MULTICENTER STUDY
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Frey procedure in the treatment of chronic pancreatitis: short-term results.

Pancreas 2006 November
OBJECTIVE: The aim of this multicenter study was to report the short-term results of the Frey procedure in the treatment of chronic pancreatitis.

METHODS: For the period between September 2000 and January 2005, 34 Frey procedures were performed for chronic pancreatitis in 4 university hospitals. This study includes 31 men (91%) and 3 women (9%), with a mean age of 48 +/- 6 years (range, 32-58 years). The etiology of chronic pancreatitis was chronic alcohol ingestion in 32 patients (94%) and hereditary chronic pancreatitis in 2 patients. The indications of surgery were abdominal pain in all patients, requiring opiates in 59% (n = 20) and associated with a weight loss in 79% (n = 27).

RESULTS: There was no mortality. Eleven postoperative surgical complications occurred in 7 patients (20%). Three patients had a single complication, and 4 patients had 2 complications. Pancreatic fistula occurred in 4 patients and healed under conservative management in all cases. One patient had massive bleeding from the stump of gastroduodenal artery requiring reoperation. The mean hospital stay was 16 +/- 8 days (range, 9-40 days). The mean follow-up was 15 +/- 12 months (range, 3-37 months). At the time of the last follow-up visit, the examiner judged that 19 patients (56%) have complete pain relief and 11 patients (32%) have substantial pain relief. No patient used narcotic analgesics postoperatively. Seven patients developed diabetes mellitus, requiring insulin (n = 1), oral hypoglycemic agents (n = 5), and diet adjustment (n = 1). Four patients developed exocrine insufficiency. Weight increases with a mean of 4.8 +/- 5.4 kg (range, 1-24 kg) in 27 patients (79%).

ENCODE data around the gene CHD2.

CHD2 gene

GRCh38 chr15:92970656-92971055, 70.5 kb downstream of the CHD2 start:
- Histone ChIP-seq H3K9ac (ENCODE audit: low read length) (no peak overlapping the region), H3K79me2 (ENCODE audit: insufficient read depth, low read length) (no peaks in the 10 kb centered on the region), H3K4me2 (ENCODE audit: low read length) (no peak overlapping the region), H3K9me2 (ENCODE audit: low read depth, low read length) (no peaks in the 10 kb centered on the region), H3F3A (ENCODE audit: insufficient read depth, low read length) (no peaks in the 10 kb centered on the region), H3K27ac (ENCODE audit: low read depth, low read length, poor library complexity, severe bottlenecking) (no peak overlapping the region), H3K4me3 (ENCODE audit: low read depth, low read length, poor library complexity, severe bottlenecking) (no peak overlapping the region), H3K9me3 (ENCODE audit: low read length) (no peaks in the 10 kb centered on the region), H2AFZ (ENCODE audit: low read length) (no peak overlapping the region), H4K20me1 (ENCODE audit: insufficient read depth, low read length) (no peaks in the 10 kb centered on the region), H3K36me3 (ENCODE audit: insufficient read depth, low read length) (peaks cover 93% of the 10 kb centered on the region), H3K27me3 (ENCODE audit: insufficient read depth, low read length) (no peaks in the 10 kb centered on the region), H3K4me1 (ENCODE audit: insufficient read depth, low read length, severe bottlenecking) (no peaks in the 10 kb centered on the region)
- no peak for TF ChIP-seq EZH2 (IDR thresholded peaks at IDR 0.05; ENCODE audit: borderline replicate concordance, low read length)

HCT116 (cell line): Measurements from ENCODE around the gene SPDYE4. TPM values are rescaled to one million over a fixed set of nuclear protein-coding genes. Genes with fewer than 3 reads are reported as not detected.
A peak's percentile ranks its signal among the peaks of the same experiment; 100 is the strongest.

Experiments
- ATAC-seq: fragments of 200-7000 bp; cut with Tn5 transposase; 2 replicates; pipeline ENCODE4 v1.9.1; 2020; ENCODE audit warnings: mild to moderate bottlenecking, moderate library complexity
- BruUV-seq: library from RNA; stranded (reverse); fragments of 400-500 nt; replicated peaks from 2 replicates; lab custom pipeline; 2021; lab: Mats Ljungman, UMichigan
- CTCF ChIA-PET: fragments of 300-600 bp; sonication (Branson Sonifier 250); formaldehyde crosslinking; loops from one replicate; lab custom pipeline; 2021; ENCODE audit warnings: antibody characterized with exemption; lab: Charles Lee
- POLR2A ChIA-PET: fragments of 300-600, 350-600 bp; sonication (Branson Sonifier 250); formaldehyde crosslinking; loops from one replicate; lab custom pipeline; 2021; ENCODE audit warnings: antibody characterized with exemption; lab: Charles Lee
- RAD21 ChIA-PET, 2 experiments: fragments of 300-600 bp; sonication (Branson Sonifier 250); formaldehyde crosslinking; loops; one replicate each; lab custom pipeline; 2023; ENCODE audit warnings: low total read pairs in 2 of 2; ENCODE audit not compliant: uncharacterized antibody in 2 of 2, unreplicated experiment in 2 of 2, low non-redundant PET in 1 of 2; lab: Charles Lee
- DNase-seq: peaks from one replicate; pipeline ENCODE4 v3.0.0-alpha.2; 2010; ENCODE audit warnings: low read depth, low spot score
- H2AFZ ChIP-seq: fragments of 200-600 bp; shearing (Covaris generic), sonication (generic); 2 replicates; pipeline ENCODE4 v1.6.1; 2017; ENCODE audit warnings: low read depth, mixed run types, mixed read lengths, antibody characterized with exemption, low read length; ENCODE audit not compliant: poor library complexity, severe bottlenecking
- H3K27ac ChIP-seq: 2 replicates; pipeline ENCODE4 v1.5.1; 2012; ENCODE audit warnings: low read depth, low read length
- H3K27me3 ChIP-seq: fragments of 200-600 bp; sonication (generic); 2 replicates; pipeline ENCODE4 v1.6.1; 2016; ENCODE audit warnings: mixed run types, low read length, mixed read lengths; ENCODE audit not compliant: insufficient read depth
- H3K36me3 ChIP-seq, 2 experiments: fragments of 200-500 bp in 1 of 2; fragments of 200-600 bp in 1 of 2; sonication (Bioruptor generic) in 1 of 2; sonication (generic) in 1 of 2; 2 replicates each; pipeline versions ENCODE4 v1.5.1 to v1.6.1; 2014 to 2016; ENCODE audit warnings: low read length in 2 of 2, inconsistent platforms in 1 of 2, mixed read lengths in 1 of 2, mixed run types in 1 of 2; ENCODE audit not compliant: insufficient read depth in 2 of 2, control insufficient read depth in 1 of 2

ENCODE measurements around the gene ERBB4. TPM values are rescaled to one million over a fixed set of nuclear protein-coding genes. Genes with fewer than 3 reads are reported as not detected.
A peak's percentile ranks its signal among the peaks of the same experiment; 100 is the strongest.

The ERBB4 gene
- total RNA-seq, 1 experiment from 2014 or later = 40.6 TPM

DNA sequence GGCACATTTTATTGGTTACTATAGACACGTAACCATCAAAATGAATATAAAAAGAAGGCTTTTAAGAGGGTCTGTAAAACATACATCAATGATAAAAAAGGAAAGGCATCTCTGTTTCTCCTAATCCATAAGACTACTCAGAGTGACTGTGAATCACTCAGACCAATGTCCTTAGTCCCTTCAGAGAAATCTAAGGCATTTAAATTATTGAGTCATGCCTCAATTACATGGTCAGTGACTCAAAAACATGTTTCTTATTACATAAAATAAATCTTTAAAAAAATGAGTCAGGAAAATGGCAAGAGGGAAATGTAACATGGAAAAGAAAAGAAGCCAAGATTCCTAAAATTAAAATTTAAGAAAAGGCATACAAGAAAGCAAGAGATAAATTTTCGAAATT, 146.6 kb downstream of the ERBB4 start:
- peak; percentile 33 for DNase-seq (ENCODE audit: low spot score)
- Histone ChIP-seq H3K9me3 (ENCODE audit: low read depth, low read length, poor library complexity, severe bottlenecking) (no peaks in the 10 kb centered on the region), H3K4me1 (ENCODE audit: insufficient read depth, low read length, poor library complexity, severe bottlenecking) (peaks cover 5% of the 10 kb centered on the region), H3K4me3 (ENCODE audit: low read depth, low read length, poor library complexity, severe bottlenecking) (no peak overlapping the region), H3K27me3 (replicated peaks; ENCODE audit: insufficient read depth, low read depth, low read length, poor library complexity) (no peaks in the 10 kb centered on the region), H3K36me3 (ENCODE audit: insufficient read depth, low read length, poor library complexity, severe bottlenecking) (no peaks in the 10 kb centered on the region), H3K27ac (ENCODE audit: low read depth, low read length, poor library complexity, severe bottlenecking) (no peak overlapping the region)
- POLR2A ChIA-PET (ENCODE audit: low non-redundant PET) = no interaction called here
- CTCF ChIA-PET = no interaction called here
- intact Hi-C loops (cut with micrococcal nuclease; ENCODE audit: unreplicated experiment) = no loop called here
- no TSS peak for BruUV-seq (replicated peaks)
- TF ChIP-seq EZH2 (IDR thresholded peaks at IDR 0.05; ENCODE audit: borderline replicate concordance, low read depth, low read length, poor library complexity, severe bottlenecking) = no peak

CONCLUSIONS: Frey procedure appears as a safe technique with low mortality and morbidity rates and allows effective pain relief in about 90% of patients.

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